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Shen-yi Liao & Tamar Szabó Gendler (2011). Pretense and Imagination.

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  1. Imaginative Resistance, Narrative Engagement, Genre.Shen-yi Liao - 2016 - Res Philosophica 93 (2):461-482.
    Imaginative resistance refers to a phenomenon in which people resist engaging in particular prompted imaginative activities. On one influential diagnosis of imaginative resistance, the systematic difficulties are due to these particular propositions’ discordance with real-world norms. This essay argues that this influential diagnosis is too simple. While imagination is indeed by default constrained by real-world norms during narrative engagement, it can be freed with the power of genre conventions and expectations.
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    What Guides Pretence? Towards the Interactive and the Narrative Approaches.Zuzanna Rucińska - 2016 - Phenomenology and the Cognitive Sciences 15 (1):117-133.
    This paper will explore one aspect of the relationship between pretence and narratives. I look at proposals about how scripts play guiding roles in our pretend play practices. I then examine the views that mental representations are needed to guide pretend play, reviewing two importantly different pictures of mental guiders: the Propositional Account and the Model Account. Both accounts are individualistic and internalistic; the former makes use of language-like representations, the latter makes use of models, maps and images. The paper (...)
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  3. Racist Humor.Luvell Anderson - 2015 - Philosophy Compass 10 (8):501-509.
    In this brief essay, I will lay out the philosophical landscape concerning theories of racist humor. First, I mention some preliminary issues that bear on the question of what makes a joke racist. Next, I briefly survey some of the views philosophers have offered on racist humor, and on a view of sexist humor that is relevant for this discussion. I then suggest the debates could benefit from moving beyond the racist/non-racist binary most views presuppose. Finally, I conclude with suggestions (...)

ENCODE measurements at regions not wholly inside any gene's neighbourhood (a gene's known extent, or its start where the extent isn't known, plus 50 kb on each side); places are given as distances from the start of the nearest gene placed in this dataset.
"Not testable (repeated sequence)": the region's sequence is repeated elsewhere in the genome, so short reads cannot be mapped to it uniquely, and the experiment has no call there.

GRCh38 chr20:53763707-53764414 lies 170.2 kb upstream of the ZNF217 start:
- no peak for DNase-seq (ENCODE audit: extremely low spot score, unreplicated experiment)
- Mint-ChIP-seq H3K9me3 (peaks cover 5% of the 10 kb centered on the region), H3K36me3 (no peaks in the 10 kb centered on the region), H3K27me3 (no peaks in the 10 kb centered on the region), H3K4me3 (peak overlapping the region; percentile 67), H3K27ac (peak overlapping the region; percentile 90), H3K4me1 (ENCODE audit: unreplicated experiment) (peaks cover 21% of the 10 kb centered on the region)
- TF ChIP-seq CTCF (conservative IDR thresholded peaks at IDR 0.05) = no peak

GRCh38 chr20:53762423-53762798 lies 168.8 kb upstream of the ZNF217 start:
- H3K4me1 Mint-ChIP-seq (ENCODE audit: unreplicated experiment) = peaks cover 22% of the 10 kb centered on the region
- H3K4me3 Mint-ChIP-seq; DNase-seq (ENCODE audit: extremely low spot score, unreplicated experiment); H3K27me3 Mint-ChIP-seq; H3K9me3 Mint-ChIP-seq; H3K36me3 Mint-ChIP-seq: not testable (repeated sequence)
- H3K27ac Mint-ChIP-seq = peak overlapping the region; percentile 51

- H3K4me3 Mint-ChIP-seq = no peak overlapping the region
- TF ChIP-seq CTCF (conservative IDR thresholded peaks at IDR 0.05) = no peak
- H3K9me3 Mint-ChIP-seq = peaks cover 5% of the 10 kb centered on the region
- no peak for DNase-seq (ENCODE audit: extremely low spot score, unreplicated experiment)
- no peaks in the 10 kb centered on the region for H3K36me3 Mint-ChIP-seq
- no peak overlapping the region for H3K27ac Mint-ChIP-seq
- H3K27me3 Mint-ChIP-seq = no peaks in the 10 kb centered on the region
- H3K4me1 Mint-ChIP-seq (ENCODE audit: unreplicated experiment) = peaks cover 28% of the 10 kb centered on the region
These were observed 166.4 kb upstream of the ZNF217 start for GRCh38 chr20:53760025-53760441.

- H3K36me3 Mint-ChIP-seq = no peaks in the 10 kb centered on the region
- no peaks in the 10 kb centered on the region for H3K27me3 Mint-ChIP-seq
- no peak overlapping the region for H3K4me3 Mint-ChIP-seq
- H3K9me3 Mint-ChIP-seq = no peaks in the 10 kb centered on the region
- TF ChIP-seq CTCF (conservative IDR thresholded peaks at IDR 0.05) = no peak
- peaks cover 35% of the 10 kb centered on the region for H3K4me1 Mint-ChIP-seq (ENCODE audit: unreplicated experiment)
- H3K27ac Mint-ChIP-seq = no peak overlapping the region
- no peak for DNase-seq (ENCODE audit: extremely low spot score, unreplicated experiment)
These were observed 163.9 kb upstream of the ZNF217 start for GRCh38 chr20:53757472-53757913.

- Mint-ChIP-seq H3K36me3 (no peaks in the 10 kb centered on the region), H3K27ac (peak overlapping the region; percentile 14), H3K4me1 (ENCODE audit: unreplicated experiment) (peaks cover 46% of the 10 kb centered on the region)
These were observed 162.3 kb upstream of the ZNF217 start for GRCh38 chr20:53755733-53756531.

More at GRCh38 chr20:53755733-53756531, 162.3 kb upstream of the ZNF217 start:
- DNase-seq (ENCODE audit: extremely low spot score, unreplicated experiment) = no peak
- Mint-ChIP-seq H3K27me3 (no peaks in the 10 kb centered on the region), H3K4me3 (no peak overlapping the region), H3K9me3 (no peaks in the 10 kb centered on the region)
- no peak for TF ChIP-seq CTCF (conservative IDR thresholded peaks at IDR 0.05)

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  4. What It Is to Pretend.Peter Langland‐Hassan - 2014 - Pacific Philosophical Quarterly 95 (1):397-420.
    Pretense is a topic of keen interest to philosophers and psychologists. But what is it, really, to pretend? What features qualify an act as pretense? Surprisingly little has been said on this foundational question. Here I defend an account of what it is to pretend, distinguishing pretense from a variety of related but distinct phenomena, such as (mere) copying and practicing. I show how we can distinguish pretense from sincerity by sole appeal to a person's beliefs, desires, and intentions – (...)
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  5. Moral Persuasion and the Diversity of Fictions.Shen-yi Liao - 2013 - Pacific Philosophical Quarterly 94 (3):269-289.
    Narrative representations can change our moral actions and thoughts, for better or for worse. In this article, I develop a theory of fictions' capacity for moral education and moral corruption that is fully sensitive to the diversity of fictions. Specifically, I argue that the way a fiction influences our moral actions and thoughts importantly depends on its genre. This theory promises new insights into practical ethical debates over pornography and media violence.
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